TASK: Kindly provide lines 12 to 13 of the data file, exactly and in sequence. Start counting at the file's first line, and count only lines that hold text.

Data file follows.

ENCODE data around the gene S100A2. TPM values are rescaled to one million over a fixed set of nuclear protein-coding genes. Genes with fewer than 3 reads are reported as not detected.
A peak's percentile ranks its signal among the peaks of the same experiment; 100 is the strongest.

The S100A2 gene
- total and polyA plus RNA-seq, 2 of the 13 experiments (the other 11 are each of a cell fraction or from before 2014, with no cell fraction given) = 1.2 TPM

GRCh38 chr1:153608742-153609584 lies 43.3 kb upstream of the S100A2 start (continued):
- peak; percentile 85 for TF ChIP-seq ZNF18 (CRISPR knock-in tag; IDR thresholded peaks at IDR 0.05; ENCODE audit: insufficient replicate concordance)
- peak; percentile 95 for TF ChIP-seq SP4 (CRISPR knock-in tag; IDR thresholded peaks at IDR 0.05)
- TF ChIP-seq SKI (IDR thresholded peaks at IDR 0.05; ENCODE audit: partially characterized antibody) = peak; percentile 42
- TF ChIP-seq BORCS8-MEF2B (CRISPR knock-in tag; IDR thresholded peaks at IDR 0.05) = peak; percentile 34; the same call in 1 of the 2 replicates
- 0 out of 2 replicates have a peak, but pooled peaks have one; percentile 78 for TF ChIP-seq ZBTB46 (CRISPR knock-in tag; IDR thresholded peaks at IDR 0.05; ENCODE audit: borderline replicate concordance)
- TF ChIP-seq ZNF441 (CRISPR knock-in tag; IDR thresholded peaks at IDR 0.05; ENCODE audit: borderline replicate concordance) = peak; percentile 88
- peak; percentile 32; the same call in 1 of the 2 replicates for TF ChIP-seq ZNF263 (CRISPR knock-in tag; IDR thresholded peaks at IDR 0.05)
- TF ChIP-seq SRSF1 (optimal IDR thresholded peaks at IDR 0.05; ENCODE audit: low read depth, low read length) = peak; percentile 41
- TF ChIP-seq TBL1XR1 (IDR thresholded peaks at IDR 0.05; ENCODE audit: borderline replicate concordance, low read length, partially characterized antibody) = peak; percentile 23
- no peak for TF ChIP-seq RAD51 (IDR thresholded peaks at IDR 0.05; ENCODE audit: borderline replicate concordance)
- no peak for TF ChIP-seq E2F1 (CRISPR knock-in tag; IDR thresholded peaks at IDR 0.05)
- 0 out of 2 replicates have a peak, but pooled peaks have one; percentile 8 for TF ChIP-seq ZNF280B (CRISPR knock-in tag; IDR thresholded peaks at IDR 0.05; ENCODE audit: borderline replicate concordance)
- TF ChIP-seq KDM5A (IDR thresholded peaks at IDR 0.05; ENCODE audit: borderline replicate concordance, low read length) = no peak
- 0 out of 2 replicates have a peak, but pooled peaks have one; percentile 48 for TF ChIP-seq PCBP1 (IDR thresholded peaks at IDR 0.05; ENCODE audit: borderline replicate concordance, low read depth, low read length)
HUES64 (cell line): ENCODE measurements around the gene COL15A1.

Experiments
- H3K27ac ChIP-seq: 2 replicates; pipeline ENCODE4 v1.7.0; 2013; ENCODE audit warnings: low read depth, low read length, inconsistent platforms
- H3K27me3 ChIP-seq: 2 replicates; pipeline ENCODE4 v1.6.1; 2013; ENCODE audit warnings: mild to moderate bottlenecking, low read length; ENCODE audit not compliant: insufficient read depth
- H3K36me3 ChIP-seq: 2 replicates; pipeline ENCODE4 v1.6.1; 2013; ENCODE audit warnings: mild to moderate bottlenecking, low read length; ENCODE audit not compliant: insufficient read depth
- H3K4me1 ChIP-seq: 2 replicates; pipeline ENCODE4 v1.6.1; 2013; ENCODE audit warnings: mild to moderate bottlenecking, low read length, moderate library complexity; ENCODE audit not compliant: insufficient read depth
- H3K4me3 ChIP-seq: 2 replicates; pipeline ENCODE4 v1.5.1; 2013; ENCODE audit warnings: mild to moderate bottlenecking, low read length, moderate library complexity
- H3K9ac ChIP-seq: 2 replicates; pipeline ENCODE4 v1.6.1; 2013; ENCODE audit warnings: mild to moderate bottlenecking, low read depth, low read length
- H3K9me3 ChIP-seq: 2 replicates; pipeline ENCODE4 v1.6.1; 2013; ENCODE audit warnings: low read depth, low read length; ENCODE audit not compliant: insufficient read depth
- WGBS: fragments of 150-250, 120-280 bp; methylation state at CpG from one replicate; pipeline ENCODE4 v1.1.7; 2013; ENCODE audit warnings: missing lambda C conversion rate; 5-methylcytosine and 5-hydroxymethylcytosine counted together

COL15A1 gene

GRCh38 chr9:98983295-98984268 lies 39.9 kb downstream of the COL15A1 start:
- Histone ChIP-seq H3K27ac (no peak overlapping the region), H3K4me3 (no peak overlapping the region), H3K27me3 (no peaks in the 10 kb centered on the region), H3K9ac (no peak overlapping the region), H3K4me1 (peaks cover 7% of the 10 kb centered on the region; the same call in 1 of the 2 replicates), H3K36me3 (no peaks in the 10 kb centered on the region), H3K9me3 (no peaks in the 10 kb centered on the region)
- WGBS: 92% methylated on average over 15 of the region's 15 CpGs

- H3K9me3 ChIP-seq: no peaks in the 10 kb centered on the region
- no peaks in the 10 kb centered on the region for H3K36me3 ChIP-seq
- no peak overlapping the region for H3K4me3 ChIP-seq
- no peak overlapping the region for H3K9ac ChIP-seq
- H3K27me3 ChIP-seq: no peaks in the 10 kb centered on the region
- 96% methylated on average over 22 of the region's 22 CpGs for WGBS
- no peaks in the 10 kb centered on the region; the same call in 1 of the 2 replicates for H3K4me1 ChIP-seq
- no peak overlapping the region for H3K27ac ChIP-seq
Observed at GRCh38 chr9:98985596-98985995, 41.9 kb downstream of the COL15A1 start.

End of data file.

- peak; percentile 32; the same call in 1 of the 2 replicates for TF ChIP-seq ZNF263 (CRISPR knock-in tag; IDR thresholded peaks at IDR 0.05)
- TF ChIP-seq SRSF1 (optimal IDR thresholded peaks at IDR 0.05; ENCODE audit: low read depth, low read length) = peak; percentile 41